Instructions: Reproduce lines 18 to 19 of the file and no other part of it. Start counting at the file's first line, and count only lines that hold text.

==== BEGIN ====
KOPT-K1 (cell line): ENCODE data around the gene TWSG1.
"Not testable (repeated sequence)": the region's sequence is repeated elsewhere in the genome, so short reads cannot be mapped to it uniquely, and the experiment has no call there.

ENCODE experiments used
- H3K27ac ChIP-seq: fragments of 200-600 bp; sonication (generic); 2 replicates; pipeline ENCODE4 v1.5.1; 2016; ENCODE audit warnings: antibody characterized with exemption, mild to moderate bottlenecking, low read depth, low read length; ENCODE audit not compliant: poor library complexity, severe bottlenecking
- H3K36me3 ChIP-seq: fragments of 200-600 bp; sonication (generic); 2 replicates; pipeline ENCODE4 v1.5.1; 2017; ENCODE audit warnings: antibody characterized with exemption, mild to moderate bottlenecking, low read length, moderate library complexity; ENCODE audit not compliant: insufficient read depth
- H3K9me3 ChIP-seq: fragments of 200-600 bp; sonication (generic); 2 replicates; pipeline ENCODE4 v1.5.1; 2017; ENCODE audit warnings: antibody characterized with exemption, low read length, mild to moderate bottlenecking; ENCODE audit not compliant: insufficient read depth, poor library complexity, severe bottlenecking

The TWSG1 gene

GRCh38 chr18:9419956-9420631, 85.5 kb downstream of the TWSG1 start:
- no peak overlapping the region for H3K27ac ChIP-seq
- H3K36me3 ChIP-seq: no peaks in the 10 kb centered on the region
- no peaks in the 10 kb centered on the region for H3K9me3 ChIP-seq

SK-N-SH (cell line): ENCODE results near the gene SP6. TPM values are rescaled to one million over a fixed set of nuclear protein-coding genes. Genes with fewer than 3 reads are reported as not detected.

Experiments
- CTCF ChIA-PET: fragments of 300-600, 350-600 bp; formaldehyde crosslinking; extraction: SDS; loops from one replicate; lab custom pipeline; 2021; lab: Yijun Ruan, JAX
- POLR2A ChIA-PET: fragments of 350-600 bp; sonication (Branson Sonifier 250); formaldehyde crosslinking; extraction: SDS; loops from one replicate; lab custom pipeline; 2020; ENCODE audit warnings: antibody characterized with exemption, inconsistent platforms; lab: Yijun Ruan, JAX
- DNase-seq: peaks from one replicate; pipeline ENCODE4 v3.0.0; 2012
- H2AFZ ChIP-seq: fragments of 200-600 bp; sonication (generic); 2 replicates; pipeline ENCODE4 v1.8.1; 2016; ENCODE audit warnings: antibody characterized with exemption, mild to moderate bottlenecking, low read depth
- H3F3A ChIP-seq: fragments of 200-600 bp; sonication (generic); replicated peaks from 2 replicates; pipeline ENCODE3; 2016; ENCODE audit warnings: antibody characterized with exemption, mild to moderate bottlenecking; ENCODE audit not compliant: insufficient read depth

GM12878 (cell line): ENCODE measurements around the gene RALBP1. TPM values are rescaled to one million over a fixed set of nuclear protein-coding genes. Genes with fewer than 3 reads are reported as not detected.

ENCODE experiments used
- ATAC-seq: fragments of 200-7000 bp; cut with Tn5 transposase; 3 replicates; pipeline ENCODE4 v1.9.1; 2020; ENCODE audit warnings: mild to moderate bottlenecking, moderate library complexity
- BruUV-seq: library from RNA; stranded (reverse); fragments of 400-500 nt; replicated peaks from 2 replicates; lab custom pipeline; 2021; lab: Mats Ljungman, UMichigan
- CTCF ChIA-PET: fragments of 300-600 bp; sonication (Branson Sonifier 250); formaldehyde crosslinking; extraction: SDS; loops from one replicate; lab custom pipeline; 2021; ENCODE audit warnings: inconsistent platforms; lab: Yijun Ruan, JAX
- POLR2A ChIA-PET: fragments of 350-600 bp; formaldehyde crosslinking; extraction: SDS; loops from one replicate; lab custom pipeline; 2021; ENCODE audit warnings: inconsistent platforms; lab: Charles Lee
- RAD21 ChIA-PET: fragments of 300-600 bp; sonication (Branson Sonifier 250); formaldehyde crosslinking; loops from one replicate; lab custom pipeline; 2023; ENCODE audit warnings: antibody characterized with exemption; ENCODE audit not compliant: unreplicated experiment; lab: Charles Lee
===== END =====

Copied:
- H3F3A ChIP-seq: fragments of 200-600 bp; sonication (generic); replicated peaks from 2 replicates; pipeline ENCODE3; 2016; ENCODE audit warnings: antibody characterized with exemption, mild to moderate bottlenecking; ENCODE audit not compliant: insufficient read depth

GM12878 (cell line): ENCODE measurements around the gene RALBP1. TPM values are rescaled to one million over a fixed set of nuclear protein-coding genes. Genes with fewer than 3 reads are reported as not detected.